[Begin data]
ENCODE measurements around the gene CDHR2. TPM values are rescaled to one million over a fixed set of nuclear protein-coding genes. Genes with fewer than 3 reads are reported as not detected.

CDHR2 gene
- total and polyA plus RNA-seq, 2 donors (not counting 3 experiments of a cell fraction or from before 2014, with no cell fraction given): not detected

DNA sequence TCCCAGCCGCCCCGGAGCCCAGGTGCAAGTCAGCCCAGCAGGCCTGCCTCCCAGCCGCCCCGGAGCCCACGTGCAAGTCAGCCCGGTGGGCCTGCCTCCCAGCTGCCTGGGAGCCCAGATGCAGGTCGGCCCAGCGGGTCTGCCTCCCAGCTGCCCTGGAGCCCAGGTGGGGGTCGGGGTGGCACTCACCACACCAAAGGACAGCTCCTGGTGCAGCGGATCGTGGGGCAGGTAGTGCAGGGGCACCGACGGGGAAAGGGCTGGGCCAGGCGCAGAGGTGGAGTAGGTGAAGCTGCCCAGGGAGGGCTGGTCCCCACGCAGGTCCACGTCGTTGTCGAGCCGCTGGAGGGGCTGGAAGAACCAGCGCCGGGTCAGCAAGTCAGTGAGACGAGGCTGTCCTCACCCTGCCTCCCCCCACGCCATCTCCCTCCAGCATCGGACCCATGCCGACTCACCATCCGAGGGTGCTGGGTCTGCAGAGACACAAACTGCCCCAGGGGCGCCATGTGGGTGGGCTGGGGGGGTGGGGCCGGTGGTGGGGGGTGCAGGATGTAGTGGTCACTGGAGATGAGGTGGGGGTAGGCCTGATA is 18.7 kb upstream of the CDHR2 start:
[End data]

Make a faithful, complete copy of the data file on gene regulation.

ENCODE measurements around the gene CDHR2. TPM values are rescaled to one million over a fixed set of nuclear protein-coding genes. Genes with fewer than 3 reads are reported as not detected.

CDHR2 gene
- total and polyA plus RNA-seq, 2 donors (not counting 3 experiments of a cell fraction or from before 2014, with no cell fraction given): not detected

DNA sequence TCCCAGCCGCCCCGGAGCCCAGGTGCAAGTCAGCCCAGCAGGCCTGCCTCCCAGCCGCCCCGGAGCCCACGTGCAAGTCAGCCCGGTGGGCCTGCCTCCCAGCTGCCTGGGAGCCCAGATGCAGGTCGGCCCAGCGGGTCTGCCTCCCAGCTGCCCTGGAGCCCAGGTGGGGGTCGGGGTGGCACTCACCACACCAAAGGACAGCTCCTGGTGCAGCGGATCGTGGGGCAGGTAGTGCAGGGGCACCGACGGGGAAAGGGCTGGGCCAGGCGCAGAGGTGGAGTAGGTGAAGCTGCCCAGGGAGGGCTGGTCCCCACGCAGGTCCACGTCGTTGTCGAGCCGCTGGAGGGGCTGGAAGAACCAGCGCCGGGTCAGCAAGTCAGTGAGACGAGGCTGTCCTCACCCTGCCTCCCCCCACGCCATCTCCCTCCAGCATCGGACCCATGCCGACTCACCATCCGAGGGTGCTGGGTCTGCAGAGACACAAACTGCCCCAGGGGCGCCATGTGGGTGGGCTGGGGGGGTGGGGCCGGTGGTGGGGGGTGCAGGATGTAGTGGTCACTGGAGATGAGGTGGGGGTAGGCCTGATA is 18.7 kb upstream of the CDHR2 start: